I would be less than lukewarm to all of the above, though each may have some individual deeds worthy of praise. I consider them left of moderate Republicans.When you say Republican, I think of Ed Rawlins, Charlie Crist, Dick Lugar, Bush the elder, etc.. They are decent folks and if the ran the local bank, I could leave my money with them. Certainly, I'm not philosophically in sync with them all the time, but I like to hear their viewpoints.
Being a nice person does not excuse a lack of fiscal competence (Read My Lips) or failure to be a good manager when in higher office. I personally like Jon Kyl who was included in the list of 6 Senators & something like 50 Representatives who scored 90% or better on Club for Growths Fiscal Responsibility list. BTW - Ron Paul, the darling of the uninformed, was in the 65% range so he is not as anti spending as he would want one to believe.
Steve Forbes, Editor of Forbes & former POTUS candidate is what I would call a bright moderate Republican. Having read the magazine pre-Steve until now, he is a true spokesman for most of what is good about business in America.When you say conservative, I think of William F. Buckley. Certainly a learned and articulate spokesman for conservatism. I am not from the same social class, so my starting point is different than his, but I found him quite thought provoking.
I truly enjoyed National Review with Buckley at the helm, it appears the magazine is continuing that tradition of high quality written articles. One should subscribe for nothing else other than to improve their vocabulary. Many of the articles are thought provoking though they may be somewhat contrary to one's established train of thought. I expect to read "God & Man at Yale" when my table clears somewhat.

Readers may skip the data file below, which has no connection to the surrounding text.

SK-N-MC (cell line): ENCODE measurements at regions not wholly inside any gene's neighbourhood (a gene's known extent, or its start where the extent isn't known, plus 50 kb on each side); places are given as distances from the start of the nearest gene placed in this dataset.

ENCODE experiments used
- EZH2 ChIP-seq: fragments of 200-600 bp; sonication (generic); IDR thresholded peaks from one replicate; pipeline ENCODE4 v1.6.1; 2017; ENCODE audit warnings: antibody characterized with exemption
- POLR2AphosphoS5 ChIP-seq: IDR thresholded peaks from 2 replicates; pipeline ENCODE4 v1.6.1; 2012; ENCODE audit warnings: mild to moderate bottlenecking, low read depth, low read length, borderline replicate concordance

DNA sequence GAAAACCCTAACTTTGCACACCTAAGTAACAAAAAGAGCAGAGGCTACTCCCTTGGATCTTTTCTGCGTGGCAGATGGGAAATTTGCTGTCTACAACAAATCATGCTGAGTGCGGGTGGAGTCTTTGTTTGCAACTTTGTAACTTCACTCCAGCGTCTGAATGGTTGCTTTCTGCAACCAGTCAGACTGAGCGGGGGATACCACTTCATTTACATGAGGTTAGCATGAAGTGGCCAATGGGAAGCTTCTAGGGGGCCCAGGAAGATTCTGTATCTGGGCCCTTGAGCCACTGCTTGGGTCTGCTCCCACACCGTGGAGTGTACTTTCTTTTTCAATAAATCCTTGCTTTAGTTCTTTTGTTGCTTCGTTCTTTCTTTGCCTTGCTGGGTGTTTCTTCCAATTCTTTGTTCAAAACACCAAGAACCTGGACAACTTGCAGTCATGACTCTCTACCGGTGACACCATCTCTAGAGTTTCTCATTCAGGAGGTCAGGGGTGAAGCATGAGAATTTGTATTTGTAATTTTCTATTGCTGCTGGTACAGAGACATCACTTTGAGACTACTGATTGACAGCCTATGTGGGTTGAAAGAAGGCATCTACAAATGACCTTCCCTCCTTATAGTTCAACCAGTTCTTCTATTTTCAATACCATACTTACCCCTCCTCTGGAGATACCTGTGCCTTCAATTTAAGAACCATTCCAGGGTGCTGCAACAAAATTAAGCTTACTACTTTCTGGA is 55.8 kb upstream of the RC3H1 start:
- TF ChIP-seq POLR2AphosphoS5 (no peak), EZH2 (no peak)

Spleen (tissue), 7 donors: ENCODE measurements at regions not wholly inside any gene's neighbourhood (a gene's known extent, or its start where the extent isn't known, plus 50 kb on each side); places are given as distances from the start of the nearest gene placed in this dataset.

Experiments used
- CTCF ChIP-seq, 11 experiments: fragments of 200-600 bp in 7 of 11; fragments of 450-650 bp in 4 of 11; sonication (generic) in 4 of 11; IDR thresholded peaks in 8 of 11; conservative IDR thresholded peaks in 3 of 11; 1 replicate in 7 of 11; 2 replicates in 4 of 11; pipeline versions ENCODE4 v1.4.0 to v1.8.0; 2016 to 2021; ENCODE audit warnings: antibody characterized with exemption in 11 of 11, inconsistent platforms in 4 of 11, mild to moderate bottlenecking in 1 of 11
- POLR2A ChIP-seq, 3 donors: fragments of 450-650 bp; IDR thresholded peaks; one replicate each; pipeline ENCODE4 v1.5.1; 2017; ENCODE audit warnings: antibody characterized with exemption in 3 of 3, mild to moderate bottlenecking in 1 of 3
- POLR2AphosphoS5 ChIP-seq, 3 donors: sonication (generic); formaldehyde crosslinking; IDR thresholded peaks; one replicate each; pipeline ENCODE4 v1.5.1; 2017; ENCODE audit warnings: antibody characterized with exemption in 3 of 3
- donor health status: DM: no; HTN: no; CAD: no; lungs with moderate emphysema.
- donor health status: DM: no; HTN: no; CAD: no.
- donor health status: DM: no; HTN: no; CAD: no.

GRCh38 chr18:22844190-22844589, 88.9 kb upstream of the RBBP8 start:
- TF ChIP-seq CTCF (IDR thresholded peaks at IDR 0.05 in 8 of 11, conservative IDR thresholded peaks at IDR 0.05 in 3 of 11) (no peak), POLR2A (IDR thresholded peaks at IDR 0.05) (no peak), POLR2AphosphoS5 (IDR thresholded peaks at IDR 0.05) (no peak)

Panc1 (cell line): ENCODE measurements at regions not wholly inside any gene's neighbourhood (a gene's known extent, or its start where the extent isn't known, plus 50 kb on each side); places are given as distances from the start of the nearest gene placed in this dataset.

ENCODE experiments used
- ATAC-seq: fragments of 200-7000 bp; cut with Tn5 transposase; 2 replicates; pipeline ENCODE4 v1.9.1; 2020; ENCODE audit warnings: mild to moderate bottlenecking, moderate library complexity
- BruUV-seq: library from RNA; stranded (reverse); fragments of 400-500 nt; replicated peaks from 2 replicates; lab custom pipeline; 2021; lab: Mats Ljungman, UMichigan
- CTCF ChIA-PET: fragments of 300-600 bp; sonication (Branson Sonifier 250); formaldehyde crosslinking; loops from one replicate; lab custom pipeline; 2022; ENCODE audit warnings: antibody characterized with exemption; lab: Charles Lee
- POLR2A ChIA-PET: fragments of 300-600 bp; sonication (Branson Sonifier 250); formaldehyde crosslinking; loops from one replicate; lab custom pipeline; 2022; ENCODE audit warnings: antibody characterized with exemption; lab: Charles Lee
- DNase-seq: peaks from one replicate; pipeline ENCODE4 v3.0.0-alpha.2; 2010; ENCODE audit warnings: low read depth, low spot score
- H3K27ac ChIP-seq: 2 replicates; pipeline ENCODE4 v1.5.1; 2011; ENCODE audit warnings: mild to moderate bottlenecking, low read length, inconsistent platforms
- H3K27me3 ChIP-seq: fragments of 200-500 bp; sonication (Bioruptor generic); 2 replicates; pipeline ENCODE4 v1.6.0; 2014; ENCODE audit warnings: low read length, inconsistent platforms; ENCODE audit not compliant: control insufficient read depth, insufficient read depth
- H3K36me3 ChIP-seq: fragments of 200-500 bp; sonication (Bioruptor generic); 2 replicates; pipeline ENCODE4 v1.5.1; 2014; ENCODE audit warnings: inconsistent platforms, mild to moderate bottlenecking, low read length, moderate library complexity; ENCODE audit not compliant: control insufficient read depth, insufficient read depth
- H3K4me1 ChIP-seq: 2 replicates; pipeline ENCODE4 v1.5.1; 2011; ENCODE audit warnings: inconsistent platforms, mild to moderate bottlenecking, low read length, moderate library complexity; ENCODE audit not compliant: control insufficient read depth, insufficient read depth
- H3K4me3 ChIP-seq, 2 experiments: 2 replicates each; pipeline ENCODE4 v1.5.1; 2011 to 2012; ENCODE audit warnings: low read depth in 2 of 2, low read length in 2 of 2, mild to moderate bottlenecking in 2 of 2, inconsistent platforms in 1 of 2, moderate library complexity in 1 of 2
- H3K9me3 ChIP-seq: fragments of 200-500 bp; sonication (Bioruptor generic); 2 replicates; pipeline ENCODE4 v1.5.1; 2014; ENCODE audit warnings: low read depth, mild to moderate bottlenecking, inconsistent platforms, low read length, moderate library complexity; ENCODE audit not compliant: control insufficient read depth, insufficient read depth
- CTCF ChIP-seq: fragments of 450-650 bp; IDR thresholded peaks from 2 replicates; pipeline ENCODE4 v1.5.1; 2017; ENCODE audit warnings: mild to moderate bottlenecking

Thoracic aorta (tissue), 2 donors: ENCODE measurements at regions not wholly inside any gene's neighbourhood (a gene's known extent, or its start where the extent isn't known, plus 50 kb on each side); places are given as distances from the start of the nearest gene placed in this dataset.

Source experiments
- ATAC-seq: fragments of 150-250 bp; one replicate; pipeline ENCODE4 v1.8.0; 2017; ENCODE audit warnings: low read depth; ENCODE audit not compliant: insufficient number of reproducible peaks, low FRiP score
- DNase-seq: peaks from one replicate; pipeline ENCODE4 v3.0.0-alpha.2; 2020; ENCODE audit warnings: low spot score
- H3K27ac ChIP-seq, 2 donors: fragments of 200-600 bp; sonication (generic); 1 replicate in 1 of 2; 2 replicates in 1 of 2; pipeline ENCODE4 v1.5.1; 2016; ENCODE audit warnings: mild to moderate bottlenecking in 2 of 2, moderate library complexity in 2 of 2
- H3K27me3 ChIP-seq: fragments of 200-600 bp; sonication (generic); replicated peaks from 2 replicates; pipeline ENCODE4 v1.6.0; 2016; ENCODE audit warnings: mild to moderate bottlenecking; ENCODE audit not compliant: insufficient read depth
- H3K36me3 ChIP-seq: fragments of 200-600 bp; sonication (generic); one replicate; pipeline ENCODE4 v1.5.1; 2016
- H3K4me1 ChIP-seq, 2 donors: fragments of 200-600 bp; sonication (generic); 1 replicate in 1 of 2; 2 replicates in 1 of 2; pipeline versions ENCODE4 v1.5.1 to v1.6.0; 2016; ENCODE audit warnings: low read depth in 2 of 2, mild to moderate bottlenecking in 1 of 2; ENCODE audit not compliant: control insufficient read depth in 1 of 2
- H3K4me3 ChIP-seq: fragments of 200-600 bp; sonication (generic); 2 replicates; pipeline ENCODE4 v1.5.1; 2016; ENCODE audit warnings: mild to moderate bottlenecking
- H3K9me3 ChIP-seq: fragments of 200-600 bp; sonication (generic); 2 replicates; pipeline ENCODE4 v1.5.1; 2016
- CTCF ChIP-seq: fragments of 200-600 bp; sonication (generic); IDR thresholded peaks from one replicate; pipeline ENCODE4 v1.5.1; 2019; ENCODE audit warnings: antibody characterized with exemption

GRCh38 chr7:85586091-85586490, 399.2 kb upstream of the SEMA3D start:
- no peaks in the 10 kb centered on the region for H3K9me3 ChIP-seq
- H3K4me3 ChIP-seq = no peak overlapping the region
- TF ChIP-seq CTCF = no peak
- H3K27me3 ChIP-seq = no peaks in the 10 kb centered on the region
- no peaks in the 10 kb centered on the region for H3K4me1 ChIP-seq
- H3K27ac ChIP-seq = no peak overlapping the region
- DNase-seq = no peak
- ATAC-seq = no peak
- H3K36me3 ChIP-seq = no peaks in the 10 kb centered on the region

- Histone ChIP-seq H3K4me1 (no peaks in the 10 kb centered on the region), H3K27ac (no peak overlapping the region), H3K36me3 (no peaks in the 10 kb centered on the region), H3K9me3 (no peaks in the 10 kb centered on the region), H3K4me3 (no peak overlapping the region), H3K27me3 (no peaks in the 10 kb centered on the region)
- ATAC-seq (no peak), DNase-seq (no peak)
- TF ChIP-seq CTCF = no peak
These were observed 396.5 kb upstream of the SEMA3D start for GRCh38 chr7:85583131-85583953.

My own personal thought process, though trending more conservative yearly after having voted for Stevenson in '52 (didn't believe a military person should be POTUS), really came about while reading "Conscience of a Conservative" by Barry Goldwater in the early '60s. It allowed me to be exposed to a sensible approach to governing & what has transpired since then says Goldwater was correct. This would be a different world today had the election gone differently.
These people are entertainers, the mention of his name probably drives Limbaugh into ecstacy, but when he is not patting himself on the back he can be very informative & would have to be considered the best of the radio babblers. You have to admit he is stuck on himself. But he drives a large audience & moved McCain in the right direction during the campaign for POTUS. McCain went from unacceptable to somewhat so because of that move, John just wasn't comfortable with it. Mrs. McCain would have made a better POTUS than any of them.Then there is Limbaugh who people call a Republican, and says he is not, he says he is a conservative. To me he sounds more like a bitter, mean barroom blowhard that is impressed with the sound of his own voice more than with the sound of his thoughts.
I listen to very little radio or watch little TV - Sports & the market are what interest me - occasionally a sitcom. & Yes I do try to do a little dog training though distances to acceptable training areas make that harder to accomplish all the time.
The rest - Hannity, O'Reilly, Coulter, et al are pseudo conservative, they'd be liberal if there was any money in it. Their worthy of little comment.
Who I do like to read are Thomas Sowell, Michael Barone, Mona Charen, Virginia Postrel (former editor of Reason) & on occasion Michelle Malkin though she can go where I'm not interested in going. Anything by the 1st 4 is worthy of one's time.
I'm not sure what I've posted will be helpful but it is a subject that is hard to put into words. There probably is no perfect Conservative Republican, the closest has probably been Goldwater. & he had a libertarian streak which is admirable.Can you help me out here Marv. Which is which?